There is a risk that Olympic organizers won't be able to raise enough money to cover the $1.45 billion price tag for the 2002 Winter Games, the head of the Salt Lake Organizing Committee told legislative leaders.
"We have no contingency on the revenue side. Perhaps if there is one major area of risk, it's on the revenue side," SLOC Chief Executive Officer Frank Joklik said Tuesday during a meeting with top lawmakers.But Joklik said Utah companies have yet to be approached to contribute goods and services to the Games, one of the last untapped sources of financial help besides ticket sales.
And as long as the economy stays strong, Joklik said, there shouldn't be a budget crisis. "If there should be a severe economic downturn, that could change things substantially," he said.
The GOP officials from the House and Senate who sat through more than two hours of budget details from the organizing committee were generally supportive.
Just about a year ago, the legislative leadership called Olympic organizers into a closed-door meeting to make it clear they expected to be kept up to speed on plans for 2002.
"I think they're making a sincere effort to do that," House Speaker Mel Brown, R-Midvale, said after Tuesday's meeting. "It was interesting to find out the things they did and didn't include" in the budget.
Brown cited the $171 million in federal funding being sought by the organizing committee as an example of what's not included in the new $1.45 billion budget.
The $171 million, organizers say, is for transportation during the Olympics as well as the Paralympic Games for disabled athletes, weather forecasting and security.
"I'm not comfortable with it and I don't think they are either," the speaker said of the federal funds not being in the budget. "But how do you account for something they have no control over?"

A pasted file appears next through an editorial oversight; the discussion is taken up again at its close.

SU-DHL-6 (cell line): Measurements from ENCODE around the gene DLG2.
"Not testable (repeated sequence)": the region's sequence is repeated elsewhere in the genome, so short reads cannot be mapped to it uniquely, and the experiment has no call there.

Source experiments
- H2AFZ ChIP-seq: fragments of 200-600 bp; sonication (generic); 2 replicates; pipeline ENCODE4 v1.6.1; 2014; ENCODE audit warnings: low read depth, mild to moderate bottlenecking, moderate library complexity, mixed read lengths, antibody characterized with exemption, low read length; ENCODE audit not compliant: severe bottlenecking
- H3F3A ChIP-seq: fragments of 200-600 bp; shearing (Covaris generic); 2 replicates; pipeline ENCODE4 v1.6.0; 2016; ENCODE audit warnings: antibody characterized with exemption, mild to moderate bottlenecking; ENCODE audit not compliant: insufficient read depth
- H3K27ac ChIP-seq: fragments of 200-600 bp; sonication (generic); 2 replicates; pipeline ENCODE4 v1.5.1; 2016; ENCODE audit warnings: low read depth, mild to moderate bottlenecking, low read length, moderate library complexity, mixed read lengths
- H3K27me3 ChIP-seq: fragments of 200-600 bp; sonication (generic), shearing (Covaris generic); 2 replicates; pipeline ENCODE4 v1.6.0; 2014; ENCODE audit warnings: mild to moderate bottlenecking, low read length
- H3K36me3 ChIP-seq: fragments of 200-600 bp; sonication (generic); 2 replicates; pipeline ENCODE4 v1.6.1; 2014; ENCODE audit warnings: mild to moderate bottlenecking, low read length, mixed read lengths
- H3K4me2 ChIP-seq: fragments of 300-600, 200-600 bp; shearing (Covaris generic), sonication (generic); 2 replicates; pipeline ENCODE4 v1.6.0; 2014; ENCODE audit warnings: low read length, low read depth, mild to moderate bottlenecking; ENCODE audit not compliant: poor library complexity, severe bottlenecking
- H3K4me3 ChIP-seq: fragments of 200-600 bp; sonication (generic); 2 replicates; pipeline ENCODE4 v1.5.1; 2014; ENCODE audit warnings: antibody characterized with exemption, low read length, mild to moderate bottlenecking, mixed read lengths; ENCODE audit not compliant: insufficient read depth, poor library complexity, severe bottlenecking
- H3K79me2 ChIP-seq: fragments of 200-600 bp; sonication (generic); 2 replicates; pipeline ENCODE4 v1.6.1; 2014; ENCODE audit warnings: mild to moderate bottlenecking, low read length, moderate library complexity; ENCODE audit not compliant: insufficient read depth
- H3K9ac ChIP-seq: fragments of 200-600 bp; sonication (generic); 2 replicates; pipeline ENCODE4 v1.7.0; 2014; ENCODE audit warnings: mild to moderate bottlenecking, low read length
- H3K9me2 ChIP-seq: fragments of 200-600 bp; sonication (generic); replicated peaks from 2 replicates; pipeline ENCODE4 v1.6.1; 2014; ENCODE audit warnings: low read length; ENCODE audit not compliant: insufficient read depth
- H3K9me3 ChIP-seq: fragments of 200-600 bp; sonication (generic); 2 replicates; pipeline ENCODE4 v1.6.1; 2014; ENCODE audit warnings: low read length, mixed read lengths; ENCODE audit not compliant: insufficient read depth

Senate President Lane Beattie, R-Bountiful, said the Games are not the state's responsibility. What lawmakers need to worry about, he said, is getting back the $59 million taxpayers spent to build Olympic facilities.
"We are not running the Olympics," Beattie said. "Our job is getting the $59 million returned. . . . We also have an interest because we don't want to be embarrassed from a state standpoint."
That money, of course, is due to be repaid by the organizing committee along with another $40 million that will be used to run the facilities after the Games are over.
So far, those are the only Utah tax dollars referred to in the SLOC budget. Beattie said after hearing Tuesday's presentation he's confident more won't be needed - at least so far.
"I am right now. But again, that's all based on assumptions," he said of the budget. "There are just some things people have to realize we can't control."
Brown, too, was less than positive state funding won't be needed for the Olympics. "I don't know. You hear a lot of rumbles. But I think it would be difficult at this point to come to the state and ask for a lot of money."
He said local governments will likely be more affected than the state. There's already talk of the state stepping in to help pay for additional public services in those communities where Olympic events will be held.
The speaker recognized the organizing committee's effort to "eliminate public money in the process. But only time will tell whether they succeed without it."
Joklik told lawmakers the brunt of the expense of the Olympics will be borne by the organizing committee and the federal government. "The load on communities themselves is not going to be that great."
Olympic organizers have been making budget presentations for several weeks. The new budget was made public last week but is not scheduled to be voted on by the SLOC board of trustees until Oct. 8.
The new numbers, crunched with the help of a consultant that earned $750,000, must also be approved by Gov. Mike Leavitt and Salt Lake Mayor Deedee Corradini.
The most recent budget for the 2002 Winter Games was about $200 million less, including the value of goods and services donated by sponsors.